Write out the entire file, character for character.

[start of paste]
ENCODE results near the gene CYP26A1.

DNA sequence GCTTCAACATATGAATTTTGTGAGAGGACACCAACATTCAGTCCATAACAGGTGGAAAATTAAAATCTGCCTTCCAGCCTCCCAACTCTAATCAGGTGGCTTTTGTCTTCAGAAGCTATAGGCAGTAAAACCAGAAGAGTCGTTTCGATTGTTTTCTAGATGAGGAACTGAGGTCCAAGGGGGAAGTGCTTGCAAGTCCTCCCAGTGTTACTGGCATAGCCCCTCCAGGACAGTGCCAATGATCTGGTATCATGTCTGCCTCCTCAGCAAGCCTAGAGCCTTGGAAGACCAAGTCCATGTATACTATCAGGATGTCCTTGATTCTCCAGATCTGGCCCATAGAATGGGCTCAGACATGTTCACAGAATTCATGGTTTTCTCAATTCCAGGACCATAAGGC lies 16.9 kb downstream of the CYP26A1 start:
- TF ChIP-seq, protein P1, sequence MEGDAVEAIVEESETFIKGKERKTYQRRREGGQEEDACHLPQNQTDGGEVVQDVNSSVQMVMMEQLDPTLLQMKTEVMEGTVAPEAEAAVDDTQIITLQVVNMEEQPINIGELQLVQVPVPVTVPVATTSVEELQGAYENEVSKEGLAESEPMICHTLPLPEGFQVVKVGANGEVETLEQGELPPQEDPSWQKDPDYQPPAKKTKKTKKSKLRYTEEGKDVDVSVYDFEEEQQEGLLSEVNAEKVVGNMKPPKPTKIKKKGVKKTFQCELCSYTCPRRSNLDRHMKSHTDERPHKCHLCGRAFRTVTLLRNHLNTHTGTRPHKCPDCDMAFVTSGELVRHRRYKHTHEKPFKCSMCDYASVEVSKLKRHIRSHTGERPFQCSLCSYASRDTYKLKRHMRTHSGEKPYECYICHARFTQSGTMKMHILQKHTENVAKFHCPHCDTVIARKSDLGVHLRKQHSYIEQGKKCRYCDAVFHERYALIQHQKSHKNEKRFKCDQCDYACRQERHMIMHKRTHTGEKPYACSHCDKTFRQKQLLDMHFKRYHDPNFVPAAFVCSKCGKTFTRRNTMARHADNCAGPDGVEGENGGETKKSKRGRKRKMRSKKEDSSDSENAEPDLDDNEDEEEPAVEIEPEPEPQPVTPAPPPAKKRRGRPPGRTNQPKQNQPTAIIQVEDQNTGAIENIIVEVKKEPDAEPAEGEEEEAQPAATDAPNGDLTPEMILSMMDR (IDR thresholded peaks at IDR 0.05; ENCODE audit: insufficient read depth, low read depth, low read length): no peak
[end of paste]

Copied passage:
ENCODE results near the gene CYP26A1.

DNA sequence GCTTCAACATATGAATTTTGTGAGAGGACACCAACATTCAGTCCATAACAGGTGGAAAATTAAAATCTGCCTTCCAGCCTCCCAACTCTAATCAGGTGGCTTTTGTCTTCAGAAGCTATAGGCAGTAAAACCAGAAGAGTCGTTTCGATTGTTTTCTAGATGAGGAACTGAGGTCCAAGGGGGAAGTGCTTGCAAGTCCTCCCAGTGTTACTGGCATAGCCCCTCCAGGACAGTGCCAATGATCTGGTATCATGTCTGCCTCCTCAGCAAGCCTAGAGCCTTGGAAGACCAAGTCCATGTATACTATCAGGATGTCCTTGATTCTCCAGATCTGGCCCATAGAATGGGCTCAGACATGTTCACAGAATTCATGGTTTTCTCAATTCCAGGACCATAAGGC lies 16.9 kb downstream of the CYP26A1 start:
- TF ChIP-seq, protein P1, sequence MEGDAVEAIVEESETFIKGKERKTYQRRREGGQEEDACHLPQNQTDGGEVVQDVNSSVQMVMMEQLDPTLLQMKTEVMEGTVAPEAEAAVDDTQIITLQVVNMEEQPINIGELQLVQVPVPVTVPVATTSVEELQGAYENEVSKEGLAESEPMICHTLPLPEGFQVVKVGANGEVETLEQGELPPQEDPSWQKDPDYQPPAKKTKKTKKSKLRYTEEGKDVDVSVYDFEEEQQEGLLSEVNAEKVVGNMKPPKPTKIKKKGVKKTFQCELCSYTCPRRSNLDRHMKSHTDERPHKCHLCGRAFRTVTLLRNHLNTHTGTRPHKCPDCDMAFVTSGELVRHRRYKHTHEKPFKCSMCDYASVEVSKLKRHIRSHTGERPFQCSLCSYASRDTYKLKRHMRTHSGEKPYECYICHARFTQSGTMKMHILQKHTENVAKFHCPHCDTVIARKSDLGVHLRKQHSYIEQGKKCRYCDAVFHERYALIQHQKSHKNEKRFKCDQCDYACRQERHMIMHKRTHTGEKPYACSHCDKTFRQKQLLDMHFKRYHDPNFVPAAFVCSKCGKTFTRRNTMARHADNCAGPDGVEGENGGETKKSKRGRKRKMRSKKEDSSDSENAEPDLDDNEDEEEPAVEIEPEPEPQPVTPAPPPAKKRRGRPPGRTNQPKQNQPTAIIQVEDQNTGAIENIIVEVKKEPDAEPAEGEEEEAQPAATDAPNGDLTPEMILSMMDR (IDR thresholded peaks at IDR 0.05; ENCODE audit: insufficient read depth, low read depth, low read length): no peak